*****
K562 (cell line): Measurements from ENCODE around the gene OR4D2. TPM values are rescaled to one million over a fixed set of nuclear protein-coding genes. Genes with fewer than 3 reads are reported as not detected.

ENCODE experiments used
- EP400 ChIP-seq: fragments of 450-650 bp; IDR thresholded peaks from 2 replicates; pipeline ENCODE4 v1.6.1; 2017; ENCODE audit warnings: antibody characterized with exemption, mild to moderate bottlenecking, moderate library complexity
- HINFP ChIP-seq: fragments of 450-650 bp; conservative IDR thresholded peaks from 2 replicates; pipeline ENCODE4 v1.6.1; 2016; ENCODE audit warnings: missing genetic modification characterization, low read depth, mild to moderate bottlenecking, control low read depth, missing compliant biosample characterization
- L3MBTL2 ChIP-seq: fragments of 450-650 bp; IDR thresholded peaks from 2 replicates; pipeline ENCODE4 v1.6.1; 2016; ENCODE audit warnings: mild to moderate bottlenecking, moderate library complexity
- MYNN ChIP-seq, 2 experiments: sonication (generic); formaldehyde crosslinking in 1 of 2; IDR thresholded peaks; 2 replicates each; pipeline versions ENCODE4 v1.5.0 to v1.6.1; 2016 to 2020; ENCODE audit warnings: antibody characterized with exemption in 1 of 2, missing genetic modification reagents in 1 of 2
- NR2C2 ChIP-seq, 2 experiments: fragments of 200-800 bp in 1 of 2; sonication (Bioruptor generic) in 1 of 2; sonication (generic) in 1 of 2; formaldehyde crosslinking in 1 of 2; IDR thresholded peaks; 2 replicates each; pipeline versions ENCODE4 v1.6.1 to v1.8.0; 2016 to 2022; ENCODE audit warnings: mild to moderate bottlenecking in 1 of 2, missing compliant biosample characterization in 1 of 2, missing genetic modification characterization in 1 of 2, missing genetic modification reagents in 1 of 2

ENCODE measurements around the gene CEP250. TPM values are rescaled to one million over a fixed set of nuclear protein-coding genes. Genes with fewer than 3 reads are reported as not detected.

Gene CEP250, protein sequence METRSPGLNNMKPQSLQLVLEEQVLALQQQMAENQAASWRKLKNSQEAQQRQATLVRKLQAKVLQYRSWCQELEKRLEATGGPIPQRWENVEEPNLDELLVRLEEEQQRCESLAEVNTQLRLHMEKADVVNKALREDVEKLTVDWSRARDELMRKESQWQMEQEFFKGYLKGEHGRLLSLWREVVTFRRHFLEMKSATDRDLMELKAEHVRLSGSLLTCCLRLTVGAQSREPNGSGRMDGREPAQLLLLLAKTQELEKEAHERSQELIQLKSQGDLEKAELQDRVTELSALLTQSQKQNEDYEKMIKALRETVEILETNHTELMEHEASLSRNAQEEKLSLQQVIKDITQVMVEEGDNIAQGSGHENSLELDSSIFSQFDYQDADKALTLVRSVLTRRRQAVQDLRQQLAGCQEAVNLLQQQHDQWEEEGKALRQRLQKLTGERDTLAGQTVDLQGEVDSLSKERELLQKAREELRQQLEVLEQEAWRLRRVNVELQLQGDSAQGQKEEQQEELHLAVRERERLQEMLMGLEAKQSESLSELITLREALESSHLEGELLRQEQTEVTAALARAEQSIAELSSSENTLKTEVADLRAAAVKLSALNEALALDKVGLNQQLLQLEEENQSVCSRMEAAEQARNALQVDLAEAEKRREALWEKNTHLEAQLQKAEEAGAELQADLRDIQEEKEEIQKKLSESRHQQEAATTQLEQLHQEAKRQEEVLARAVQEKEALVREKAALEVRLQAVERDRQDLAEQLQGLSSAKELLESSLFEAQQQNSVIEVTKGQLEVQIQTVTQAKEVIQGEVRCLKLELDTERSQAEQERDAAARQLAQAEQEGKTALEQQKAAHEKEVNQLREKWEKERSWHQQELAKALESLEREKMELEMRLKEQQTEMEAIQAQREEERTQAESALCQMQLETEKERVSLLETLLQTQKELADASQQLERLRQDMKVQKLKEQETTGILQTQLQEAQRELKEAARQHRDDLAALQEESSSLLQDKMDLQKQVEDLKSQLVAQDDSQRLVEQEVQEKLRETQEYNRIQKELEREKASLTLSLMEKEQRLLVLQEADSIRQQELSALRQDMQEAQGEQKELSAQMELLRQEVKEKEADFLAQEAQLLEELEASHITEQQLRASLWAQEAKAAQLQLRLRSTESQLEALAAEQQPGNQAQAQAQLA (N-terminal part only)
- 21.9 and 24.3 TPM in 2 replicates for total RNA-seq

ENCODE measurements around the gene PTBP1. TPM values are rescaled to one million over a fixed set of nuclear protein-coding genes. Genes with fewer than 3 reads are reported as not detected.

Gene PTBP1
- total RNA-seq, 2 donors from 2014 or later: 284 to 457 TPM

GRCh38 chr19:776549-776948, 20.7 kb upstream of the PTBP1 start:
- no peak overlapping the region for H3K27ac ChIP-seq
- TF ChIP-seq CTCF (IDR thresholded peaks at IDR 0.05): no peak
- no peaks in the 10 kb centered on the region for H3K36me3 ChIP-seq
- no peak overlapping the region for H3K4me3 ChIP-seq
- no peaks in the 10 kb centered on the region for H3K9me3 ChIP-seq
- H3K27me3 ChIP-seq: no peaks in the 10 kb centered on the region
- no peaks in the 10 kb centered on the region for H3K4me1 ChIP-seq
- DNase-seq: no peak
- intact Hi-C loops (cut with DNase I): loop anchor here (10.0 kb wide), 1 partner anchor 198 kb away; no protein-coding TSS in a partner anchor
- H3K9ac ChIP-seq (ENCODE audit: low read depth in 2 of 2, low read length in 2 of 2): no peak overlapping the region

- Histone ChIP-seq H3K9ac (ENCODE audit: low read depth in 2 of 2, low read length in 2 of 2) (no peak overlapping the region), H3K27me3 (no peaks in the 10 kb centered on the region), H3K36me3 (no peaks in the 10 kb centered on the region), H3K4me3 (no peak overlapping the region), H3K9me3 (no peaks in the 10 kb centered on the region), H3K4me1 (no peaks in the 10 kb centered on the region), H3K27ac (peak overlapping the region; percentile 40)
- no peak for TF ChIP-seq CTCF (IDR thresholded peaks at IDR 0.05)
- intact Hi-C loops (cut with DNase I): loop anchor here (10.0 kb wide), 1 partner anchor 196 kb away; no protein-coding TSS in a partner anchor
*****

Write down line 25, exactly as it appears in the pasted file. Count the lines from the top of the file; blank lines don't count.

- Histone ChIP-seq H3K9ac (ENCODE audit: low read depth in 2 of 2, low read length in 2 of 2) (no peak overlapping the region), H3K27me3 (no peaks in the 10 kb centered on the region), H3K36me3 (no peaks in the 10 kb centered on the region), H3K4me3 (no peak overlapping the region), H3K9me3 (no peaks in the 10 kb centered on the region), H3K4me1 (no peaks in the 10 kb centered on the region), H3K27ac (peak overlapping the region; percentile 40)